MARC STEINER: I think it would be really important here. I want to play something that’s not directly related to your article, but that I think is something a lot of Americans are struggling with. And this is something Ben Shapiro, the conservative columnist and writer.

NATHAN ROBINSON: My old friend.

MARC STEINER: This is what he had to say about her testimony, Dr. Blasey Ford’s testimony and Kavanaugh’s veracity. And I want you to respond to him, because I think this is the heart of where Americans are completely confused about what’s going on.

BEN SHAPIRO: Then that really is the question. We’ve seen no corroborating evidence, none. The first time this story was ever told to anybody who wasn’t her husband was to a psychiatrist 30 years after the facts. We have no contemporaneous accounts, we have no actual evidence that anybody heard about it at the time. We have no actual evidence that anybody who witnessed an event was actually there or can corroborate her account of the events. We have no date. We have no time. We have no location. On the basis of that, we’re supposed to say that this guy not only should lose his seat on the Supreme Court but probably lose his career on the D.C. Circuit Court of Appeals? On the basis of that?

MARC STEINER: On the basis of that?

NATHAN ROBINSON: Yeah. So here’s what I’d note about that, which is he’s not actually showing inconsistencies in Christine Blasey Ford’s testimony. He’s not showing facts that contradict her. What he’s saying is we don’t have any proof. This is just an allegation and she and she can’t be specific. But even Rachel Mitchell, the prosecutor who Republicans called to interrogate Ford, noes in her report to the Senate that it’s actually pretty common for victims of abuse to delay reporting. If we think about – say this was true, what we would expect to see. Well okay, it occurred in a private room. You wouldn’t expect there to be eyewitnesses.

If Christie Blasey Ford didn’t think, as she probably wouldn’t have, that telling anyone would do any good, because she didn’t have any evidence at the time, because it occurred in the room, there’s no physical damage to her body but she could show. We see this all the time, victims just keep this stuff bottled up because they don’t think anyone is going to listen to them because they won’t. Because when it comes out, this is exactly what people say, “Well you have no evidence, the other people in the room denied it.”. And what that means is if we just dismiss everything for which there is no corroboration, it means that basically any time someone abuses someone in private, if they don’t leave a mark, it can never be proven and that’s that.

Because if you didn’t tell someone at the time, then they didn’t really note the event. If the mists of time cloud your memory of the specifics of high school and you try to push it down, that’s it. Sorry. You get to sit on the Supreme Court. But that’s not how we should look at the evaluations. It’s interesting that he doesn’t apply the same level of scrutiny to Kavanaugh’s testimony. Because my argument is that when you start looking at – I mean, you can’t just look at what Ford says, you have to look at Kavanaugh’s defenses. And if Kavanaugh had just kept his mouth shut or he had admitted a bunch of the bad stuff then, then it would have been harder. But Kavanagh just lied. So that really, really makes the whole thing a lot more suspicious.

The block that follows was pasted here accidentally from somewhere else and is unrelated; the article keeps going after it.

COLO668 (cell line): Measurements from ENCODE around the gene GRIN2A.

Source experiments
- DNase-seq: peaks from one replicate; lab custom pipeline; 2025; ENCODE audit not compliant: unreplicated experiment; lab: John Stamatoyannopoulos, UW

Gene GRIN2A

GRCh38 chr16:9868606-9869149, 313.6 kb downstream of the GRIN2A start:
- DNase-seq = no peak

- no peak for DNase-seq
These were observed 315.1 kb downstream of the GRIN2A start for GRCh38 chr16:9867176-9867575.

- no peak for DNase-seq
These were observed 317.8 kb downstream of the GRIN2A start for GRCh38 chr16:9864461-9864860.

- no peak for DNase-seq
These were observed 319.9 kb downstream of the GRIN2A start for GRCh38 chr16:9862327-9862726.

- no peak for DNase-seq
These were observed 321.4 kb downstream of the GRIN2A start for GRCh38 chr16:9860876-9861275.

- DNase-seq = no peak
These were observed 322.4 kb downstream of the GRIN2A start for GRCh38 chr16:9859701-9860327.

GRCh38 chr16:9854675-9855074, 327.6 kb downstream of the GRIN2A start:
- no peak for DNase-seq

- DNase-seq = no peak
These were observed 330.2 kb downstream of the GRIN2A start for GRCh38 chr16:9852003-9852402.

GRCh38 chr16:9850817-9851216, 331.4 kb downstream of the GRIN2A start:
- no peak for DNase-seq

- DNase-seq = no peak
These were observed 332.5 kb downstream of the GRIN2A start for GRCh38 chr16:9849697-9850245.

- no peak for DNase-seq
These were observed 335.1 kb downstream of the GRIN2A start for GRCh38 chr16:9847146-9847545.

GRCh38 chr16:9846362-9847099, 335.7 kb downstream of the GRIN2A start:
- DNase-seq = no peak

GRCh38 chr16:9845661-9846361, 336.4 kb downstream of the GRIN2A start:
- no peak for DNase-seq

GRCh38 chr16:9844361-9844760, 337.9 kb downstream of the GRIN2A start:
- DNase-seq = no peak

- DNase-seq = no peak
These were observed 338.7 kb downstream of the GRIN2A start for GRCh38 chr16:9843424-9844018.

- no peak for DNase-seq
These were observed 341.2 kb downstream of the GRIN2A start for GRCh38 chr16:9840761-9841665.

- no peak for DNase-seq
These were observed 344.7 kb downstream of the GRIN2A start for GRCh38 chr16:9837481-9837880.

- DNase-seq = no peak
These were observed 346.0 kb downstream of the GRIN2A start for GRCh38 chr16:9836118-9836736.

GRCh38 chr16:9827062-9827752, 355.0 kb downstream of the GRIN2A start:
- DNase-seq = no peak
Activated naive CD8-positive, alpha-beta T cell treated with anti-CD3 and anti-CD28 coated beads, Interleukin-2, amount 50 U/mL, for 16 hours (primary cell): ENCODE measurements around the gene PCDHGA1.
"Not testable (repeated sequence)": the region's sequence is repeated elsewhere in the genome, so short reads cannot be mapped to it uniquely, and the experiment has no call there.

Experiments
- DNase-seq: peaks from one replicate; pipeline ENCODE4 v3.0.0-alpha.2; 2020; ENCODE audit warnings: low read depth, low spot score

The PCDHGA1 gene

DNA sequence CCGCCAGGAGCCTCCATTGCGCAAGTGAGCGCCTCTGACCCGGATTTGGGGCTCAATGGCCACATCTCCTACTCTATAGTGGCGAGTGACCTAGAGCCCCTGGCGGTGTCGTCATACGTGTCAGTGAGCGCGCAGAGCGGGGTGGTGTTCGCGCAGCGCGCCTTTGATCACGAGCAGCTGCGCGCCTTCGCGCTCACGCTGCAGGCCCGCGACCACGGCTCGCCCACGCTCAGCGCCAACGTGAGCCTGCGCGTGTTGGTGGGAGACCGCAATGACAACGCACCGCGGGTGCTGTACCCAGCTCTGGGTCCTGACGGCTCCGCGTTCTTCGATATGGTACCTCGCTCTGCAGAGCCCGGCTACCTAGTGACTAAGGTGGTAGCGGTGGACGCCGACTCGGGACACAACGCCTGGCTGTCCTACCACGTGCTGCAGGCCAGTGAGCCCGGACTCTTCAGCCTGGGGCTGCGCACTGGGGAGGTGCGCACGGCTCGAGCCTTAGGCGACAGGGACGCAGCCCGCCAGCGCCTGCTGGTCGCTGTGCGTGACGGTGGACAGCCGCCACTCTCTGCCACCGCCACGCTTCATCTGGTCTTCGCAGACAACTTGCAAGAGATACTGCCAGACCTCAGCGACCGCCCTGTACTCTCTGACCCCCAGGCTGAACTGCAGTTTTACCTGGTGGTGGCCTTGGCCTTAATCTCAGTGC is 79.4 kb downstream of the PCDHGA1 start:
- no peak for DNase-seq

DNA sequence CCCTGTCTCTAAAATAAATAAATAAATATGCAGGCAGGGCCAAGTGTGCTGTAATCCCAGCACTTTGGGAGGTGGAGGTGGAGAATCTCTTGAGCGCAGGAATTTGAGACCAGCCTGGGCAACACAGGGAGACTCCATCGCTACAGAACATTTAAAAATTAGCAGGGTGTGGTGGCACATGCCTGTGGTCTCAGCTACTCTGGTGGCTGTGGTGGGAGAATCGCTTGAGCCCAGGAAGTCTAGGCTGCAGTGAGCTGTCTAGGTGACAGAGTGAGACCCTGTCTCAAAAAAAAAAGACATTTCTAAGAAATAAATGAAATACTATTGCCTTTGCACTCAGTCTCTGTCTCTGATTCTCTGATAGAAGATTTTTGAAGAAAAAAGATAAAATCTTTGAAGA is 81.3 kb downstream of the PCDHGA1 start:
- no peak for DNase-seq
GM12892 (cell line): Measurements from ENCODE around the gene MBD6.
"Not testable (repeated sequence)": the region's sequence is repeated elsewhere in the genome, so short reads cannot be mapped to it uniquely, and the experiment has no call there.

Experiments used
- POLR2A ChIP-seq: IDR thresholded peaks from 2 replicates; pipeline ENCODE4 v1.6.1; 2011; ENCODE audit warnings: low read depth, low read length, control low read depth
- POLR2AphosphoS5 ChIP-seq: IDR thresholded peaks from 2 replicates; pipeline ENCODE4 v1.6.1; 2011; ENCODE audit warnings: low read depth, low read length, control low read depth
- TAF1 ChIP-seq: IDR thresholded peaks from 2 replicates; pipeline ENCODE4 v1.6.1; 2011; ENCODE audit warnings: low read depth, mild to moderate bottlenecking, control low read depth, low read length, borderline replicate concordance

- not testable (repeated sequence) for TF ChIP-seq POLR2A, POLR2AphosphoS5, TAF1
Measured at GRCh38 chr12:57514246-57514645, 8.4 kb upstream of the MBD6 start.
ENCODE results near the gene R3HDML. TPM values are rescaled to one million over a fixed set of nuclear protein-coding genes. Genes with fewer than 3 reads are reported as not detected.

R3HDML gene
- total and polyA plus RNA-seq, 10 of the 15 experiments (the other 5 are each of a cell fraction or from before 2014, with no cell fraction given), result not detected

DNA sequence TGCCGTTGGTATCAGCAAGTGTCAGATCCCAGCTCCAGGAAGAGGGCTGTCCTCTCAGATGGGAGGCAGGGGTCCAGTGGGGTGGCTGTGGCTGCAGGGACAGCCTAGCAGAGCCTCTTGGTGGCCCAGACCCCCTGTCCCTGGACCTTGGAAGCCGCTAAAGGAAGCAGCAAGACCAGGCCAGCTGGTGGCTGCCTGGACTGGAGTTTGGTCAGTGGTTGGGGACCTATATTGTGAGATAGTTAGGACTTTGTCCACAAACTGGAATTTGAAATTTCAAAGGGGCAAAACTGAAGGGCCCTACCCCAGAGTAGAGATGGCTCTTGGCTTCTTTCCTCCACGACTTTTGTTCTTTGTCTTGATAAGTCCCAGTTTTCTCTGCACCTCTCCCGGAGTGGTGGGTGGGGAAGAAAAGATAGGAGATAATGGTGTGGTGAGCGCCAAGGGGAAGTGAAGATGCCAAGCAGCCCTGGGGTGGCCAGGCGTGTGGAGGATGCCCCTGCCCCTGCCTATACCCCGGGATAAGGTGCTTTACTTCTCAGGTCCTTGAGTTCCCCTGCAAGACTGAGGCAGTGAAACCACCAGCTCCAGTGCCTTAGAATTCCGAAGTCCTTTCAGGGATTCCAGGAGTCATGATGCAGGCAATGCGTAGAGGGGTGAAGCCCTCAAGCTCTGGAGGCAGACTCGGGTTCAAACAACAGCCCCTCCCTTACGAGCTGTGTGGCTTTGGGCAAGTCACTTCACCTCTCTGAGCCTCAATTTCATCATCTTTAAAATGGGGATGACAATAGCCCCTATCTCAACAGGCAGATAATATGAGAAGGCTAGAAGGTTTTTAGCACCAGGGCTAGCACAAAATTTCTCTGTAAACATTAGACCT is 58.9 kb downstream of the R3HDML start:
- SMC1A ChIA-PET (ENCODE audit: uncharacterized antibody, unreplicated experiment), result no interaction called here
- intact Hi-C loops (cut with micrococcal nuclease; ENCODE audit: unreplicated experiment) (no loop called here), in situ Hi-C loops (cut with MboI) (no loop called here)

MARC STEINER: So this has been a really fascinating conversation and I want to have folks kind of look at the current affairs article that will attach to the story here, because it really lays it out in real detail, what Nathan Robinson is positing about the testimony of Judge Brett Kavanaugh. And Nathan Robinson, I do want to thank you so much for taking the time with us here on The Real News. It’s been a pleasure to talk to you.

NATHAN ROBINSON: Thank you so much. I really enjoyed it.

MARC STEINER: And I’m Marc Steiner, here for The Real News Network. We’ll be talking together soon, we’re going to be staying on top of the story. So take care.

Marc Steiner

Managing Editor

Marc Steiner, interim co-Editor at TRNN, is a Peabody Award-winning journalist who has spent his life working on issues of social justice. He walked his first picket line at age 13 and at age 16 became the youngest person in Maryland arrested for Civil Rights protests, in the Freedom Rides through Cambridge. As part of the Poor People’s Campaign in 1968, Marc helped organize poor white communities with the Young Patriots, the white Appalachian counterpart to the Black Panthers. Early in his career he counseled at-risk youth in therapeutic settings and founded a theater program in the Maryland State prison system. He also taught Theatre for 10 years at the Baltimore School for the Arts. From 1993 through 1997 his signature “Marc Steiner Show” aired on Baltimore’s public radio airwaves, both WYPR – which Marc co-founded – and Morgan State University’s WEAA.